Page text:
An eagle perched near my window.
I see Bald Eagles often, usually some distance from the house. When eagles do land nearby, they’ll scoot if I simply step to a window. So when I saw the eagle in my tree, I stood back from the glass, as usual. But after an hour, I just had to try for a closer look through my camera.
With tiny, slow steps I moved to the sliding glass door. The eagle didn’t seem to notice. Then I inched the door open a crack. The bird didn’t budge. I pushed again, just enough to get the lens outside.
The door groaned, and the eagle turned and looked my way.
After a long stare, it resumed gazing at the lake below, presumably looking for food.
I watched and filmed the eagle for another hour. And I wondered: Why didn’t this bird take off when it saw me? And why did its beak look a little beat up? It had dark gray markings as though it had been scraped. You can see them here and in the photo at the top of this post.
The marks seem to outline his nares (dark oblong holes for breathing) and the cere—a leathery band that protects the nares. On other adult eagles I’ve seen, these landmarks are also visible, but not dark or frayed. I asked a friend, Kate, if she might share some of her many Bald Eagle photos for comparison. Here are two—one with a ‘clean’ beak, and another with markings a little more like my visitor’s:
Here’s a video snippet of my avian neighbor’s long visit. I think you’ll agree he looked fearlessly into the camera. After the video, I’ll share why the beak markings caught my eye—and my theory on why the bird didn’t care that I was so close and staring back. What explains this eagle’s nerves of steel? My hypothesis: Its marked-up beak signals a senior-citizen bird. Eagles can live thirty years. Had an elder eagle become wise like an owl and figured out that a window creature—me—isn’t a threat?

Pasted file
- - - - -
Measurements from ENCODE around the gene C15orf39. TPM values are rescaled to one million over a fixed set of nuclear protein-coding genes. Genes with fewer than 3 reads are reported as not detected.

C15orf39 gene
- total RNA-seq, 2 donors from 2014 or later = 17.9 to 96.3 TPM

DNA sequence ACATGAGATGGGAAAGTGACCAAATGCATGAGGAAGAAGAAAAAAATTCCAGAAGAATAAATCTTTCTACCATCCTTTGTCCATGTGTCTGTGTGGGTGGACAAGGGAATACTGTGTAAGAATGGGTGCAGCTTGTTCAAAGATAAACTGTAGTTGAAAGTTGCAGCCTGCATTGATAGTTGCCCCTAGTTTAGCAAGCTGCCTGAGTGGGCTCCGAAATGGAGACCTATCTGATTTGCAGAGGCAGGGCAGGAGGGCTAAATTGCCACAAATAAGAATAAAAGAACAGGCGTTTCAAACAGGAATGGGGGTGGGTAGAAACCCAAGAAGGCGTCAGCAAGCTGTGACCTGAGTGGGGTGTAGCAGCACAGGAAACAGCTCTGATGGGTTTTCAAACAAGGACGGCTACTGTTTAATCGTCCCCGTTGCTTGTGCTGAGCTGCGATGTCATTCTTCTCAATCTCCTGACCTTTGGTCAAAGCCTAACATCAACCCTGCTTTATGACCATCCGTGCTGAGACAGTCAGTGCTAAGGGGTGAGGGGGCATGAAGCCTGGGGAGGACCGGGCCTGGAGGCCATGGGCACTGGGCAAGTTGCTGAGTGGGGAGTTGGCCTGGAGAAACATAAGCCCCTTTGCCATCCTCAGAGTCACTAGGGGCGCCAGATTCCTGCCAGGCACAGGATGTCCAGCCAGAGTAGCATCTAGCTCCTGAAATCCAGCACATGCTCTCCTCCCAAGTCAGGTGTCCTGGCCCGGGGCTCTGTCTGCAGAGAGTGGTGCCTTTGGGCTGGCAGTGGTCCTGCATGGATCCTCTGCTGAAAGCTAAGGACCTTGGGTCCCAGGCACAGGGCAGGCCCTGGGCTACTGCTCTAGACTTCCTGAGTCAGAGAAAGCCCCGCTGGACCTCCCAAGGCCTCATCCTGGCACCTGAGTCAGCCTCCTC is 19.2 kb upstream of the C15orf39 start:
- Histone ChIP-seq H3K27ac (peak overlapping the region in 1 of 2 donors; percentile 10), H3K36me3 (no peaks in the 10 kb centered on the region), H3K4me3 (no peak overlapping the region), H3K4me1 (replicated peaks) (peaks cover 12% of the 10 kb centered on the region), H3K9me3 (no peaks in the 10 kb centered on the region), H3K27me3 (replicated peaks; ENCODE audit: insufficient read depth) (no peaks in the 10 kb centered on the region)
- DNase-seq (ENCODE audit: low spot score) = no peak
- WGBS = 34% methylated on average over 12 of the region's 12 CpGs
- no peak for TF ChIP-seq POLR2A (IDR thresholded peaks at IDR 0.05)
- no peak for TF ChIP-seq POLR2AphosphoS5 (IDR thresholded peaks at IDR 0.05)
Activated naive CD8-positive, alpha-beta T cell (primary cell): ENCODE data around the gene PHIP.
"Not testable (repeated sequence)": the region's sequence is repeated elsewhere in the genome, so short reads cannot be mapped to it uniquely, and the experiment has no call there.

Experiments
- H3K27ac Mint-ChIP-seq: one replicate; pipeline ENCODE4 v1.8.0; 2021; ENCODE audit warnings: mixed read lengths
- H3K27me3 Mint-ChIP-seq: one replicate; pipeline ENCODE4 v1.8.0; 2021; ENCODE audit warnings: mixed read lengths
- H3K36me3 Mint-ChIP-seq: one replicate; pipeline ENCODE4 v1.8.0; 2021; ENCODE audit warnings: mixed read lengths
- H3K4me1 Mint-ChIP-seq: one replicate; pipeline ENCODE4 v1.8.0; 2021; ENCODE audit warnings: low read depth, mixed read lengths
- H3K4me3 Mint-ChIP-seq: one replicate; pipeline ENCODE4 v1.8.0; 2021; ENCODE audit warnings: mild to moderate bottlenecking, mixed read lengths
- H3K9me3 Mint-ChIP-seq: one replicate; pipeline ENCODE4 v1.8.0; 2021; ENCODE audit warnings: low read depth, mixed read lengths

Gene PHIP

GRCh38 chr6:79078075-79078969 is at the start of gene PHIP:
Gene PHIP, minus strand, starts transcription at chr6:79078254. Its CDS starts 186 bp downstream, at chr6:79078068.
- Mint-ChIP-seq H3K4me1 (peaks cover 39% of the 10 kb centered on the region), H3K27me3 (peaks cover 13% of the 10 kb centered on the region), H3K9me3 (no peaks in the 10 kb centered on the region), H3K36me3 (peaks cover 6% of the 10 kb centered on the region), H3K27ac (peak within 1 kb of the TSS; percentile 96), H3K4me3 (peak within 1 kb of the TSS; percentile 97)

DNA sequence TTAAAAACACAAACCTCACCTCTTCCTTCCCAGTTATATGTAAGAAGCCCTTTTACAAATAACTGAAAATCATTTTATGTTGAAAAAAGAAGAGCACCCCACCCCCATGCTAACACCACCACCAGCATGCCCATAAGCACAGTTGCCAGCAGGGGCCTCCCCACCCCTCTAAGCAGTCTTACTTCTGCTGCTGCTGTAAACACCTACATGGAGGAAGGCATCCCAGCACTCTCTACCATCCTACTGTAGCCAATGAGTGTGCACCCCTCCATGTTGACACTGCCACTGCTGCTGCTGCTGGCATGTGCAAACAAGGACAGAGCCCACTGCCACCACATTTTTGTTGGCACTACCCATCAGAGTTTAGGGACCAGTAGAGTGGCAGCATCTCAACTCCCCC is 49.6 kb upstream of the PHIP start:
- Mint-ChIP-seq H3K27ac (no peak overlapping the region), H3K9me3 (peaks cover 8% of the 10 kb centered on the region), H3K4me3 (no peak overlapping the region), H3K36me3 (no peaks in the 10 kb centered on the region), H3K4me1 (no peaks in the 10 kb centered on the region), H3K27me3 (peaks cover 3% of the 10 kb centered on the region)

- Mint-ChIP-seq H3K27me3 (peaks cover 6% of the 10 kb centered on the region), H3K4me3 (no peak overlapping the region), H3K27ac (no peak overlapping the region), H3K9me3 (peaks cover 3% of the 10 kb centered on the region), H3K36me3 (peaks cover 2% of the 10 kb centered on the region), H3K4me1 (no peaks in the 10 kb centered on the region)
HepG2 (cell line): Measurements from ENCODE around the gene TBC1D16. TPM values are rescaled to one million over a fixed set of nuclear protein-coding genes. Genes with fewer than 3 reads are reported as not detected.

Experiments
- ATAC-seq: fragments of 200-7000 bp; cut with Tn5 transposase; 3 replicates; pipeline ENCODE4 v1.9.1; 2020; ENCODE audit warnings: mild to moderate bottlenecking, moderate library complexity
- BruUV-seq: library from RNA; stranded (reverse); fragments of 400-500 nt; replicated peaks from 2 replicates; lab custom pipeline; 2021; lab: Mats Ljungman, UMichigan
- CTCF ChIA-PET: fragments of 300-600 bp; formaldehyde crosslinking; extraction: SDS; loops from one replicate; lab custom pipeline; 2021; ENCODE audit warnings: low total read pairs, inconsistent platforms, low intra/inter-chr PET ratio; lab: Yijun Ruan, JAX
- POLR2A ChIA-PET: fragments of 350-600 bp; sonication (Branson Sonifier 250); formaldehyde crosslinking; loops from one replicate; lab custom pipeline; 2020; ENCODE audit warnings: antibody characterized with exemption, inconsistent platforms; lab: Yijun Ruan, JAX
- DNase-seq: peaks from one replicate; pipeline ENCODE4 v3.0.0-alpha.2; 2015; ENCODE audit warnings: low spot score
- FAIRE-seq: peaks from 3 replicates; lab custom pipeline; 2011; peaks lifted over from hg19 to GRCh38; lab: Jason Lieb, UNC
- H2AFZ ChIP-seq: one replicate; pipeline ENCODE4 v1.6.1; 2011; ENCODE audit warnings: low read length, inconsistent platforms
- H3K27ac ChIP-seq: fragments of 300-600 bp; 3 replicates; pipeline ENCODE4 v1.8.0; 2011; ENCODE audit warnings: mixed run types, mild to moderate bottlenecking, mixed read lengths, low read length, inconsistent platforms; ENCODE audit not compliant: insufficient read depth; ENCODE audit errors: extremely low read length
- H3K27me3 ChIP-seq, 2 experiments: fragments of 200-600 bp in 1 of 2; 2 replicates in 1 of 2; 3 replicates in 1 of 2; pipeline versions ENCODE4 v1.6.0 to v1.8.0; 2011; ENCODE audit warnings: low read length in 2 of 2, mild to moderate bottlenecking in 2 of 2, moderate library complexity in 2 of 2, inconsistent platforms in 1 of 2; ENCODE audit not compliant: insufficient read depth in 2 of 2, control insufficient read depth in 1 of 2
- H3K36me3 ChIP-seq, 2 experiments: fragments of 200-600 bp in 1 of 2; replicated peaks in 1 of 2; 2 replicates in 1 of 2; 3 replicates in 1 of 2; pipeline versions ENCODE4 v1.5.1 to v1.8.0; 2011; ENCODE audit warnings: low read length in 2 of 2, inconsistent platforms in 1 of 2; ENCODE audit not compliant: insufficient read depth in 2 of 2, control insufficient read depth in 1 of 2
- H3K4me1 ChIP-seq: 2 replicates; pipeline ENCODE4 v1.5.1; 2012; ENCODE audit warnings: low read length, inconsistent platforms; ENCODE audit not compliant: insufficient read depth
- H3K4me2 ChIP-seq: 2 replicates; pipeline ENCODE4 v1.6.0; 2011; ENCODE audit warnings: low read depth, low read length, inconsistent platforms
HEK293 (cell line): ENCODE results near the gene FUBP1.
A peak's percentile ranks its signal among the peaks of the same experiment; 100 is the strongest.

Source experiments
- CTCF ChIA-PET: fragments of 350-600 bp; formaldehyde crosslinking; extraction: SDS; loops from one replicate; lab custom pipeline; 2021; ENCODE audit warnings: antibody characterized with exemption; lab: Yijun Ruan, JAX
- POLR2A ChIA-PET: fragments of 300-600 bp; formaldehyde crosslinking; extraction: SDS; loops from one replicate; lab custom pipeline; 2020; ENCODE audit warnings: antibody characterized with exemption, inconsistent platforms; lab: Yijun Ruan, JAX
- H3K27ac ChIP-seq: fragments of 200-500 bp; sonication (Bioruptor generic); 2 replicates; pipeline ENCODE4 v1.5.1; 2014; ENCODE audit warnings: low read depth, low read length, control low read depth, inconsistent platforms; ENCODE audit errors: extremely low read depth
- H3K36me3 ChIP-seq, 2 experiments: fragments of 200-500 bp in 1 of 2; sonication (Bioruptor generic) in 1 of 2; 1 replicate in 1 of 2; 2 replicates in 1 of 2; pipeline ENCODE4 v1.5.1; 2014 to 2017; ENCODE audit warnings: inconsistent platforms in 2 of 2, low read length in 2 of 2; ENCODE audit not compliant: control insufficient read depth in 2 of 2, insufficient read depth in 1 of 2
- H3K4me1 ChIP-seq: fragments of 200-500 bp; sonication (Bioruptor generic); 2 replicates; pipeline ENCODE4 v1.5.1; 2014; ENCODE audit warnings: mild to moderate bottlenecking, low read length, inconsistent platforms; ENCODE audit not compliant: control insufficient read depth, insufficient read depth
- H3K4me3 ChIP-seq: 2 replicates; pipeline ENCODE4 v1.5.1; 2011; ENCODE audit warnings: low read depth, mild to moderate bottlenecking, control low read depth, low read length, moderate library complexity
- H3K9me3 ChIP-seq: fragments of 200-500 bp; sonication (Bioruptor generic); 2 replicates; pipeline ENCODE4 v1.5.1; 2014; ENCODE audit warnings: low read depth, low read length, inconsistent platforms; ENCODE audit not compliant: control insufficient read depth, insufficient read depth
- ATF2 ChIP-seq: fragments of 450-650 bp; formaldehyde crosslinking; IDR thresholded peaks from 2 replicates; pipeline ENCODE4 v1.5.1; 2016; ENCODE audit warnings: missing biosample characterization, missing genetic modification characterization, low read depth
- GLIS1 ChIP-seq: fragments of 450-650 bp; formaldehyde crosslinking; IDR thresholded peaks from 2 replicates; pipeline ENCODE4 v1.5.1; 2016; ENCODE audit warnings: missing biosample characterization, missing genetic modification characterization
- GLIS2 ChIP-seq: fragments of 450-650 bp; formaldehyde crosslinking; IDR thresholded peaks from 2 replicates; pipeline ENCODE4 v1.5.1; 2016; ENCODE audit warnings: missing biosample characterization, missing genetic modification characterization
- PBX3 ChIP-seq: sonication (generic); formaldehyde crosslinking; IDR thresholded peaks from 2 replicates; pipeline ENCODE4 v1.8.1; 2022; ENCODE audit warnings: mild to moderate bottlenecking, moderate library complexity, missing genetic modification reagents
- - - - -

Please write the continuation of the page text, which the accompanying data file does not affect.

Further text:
I sent that question to a couple of raptor centers: Lake Milton Raptor Education Center in SW Michigan and The Raptor Center at the University of Minnesota’s College of Veterinary Medicine.
And I learned that I was dead wrong. Indeed the opposite is true. Experts at both centers told me that the dark areas on the beak are left over from the bird’s juvenile stage. Bald Eagles change from brown-feathered and dark-beaked to their characteristic white top, white tail, and yellow beak over five years. The Minnesota center also pointed out that in the photo I sent, the bird’s eyes were not bright yellow; Bald Eagles’ eyes also change from brown. They said that eagles show quite a bit of variation between individuals and there are not reliable beak markings to help age an eagle once it reaches adult plumage. Both experts said my visitor is probably five years old—a young adult.
So, back to my pondering as I perched by the window. If not from wisdom, why didn’t the bird bolt when it saw me?
Confidence of youth, perhaps?
I’ll end with some links you might find interesting.
First, my friend Kate, whose online moniker is pacificnorthwestkate. She’s a voice for the wild, championing wildlife protection and nature conservation. Her videos are being used by conservation groups to stop nature exploitation and the overdevelopment of a Vancouver shipping terminal which would damage migratory birdlife and marine wildlife, fish, mammals, and whales. Kate’s project, Wild Vancouver, is on hold because of the pandemic. But when that’s over, she’ll be giving ethical nature walks and tours in Vancouver. Meanwhile, you can see beautiful Vancouver through her eyes on her YouTube channel.
The Lake Milton Raptor Center takes in hundreds of birds a year. Their goal is to rehab and release the birds back into the wild. The center has educational programs they put on for schools and organizations—live raptors up close and personal!
The Raptor Center, College of Veterinary Medicine, University of Minnesota specializes in the medical care, rehabilitation, and conservation of eagles, hawks, owls, and falcons.
And here’s a terrific photo guide to Bald Eagles’ changing plumage as they mature. It’s the simplest-to-use guide I’ve ever found.